Dogger Bank Incident, 1904

Contemporary postcard depicting the Russian Second Pacific Squadron firing upon British trawlers. Original believed to be in the public domain.

Location Dogger Bank, Denmark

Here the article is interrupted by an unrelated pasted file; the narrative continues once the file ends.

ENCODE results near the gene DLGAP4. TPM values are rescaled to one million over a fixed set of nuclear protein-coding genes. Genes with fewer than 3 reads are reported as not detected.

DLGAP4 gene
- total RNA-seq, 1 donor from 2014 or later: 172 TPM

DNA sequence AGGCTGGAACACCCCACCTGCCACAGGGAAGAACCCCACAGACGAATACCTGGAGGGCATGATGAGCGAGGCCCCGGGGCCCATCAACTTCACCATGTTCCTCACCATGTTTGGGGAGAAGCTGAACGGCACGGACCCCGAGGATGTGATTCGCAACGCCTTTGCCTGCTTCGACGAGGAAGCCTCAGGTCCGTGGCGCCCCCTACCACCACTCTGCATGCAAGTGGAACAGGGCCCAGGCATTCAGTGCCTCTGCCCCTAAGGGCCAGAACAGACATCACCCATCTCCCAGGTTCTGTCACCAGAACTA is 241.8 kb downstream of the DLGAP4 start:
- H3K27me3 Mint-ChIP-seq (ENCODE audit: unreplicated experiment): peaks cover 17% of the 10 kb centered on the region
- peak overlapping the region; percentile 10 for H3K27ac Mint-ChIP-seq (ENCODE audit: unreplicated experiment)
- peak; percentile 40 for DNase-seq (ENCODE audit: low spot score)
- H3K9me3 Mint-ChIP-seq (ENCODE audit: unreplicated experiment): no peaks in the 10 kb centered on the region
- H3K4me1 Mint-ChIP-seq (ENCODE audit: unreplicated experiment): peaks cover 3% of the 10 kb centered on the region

In October, 1904, Russia was having problems. Japan was doing better than anybody had expected in a War against them, and the Pacific Fleet needed reinforcements. As a result, the Baltic Fleet was deployed to the Far East. Rumors made them believe they had to navigate a minefield while exiting into the North Sea, and that there might be Japanese warships waiting around to attack them. On 21 October, they further compounded the problem by almost provoking the British Empire into entering the War on the side of her ally, Japan. It began when one of the transports reported that they were being attacked by a torpedo boat, actually a passing Swedish ship. Then a fleet of British fishing trawlers were misidentified in the dark as more torpedo boats, and the Russians opened fire. On everything. Not only did they fire on the trawlers, Russian ships fired on each other in the chaos. One trawler was sunk, with two dead and six wounded fishermen, and the Russian cruisers Aurora and Dmitrii Donskoi were damaged with two dead and another wounded. The Russian gunnery was terrible, preventing more casualties in the twenty minutes of firing. Battleship Oryol fired 500 shells with no hits. Russia went on to voluntarily (aka "please don't declare war on us") pay £66,000 in compensation to the fishermen, as the fleet continued on its way to the Pacific. As it turned out Japan didn't need Britain's help anyway, and wiped the sea floor with the Russians at Tsushima the next May.